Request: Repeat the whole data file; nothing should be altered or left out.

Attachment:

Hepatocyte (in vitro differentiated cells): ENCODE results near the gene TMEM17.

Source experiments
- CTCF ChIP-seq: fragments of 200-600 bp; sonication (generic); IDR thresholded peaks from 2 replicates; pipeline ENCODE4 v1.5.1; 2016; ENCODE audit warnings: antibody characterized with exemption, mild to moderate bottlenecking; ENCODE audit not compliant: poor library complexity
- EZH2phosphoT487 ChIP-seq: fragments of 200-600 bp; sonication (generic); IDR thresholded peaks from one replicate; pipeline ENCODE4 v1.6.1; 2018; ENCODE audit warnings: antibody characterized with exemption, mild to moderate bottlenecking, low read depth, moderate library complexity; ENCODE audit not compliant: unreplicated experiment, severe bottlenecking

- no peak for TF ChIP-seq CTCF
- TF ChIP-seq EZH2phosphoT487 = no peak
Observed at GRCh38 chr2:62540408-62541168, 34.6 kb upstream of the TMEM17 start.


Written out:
Hepatocyte (in vitro differentiated cells): ENCODE results near the gene TMEM17.

Source experiments
- CTCF ChIP-seq: fragments of 200-600 bp; sonication (generic); IDR thresholded peaks from 2 replicates; pipeline ENCODE4 v1.5.1; 2016; ENCODE audit warnings: antibody characterized with exemption, mild to moderate bottlenecking; ENCODE audit not compliant: poor library complexity
- EZH2phosphoT487 ChIP-seq: fragments of 200-600 bp; sonication (generic); IDR thresholded peaks from one replicate; pipeline ENCODE4 v1.6.1; 2018; ENCODE audit warnings: antibody characterized with exemption, mild to moderate bottlenecking, low read depth, moderate library complexity; ENCODE audit not compliant: unreplicated experiment, severe bottlenecking

- no peak for TF ChIP-seq CTCF
- TF ChIP-seq EZH2phosphoT487 = no peak
Observed at GRCh38 chr2:62540408-62541168, 34.6 kb upstream of the TMEM17 start.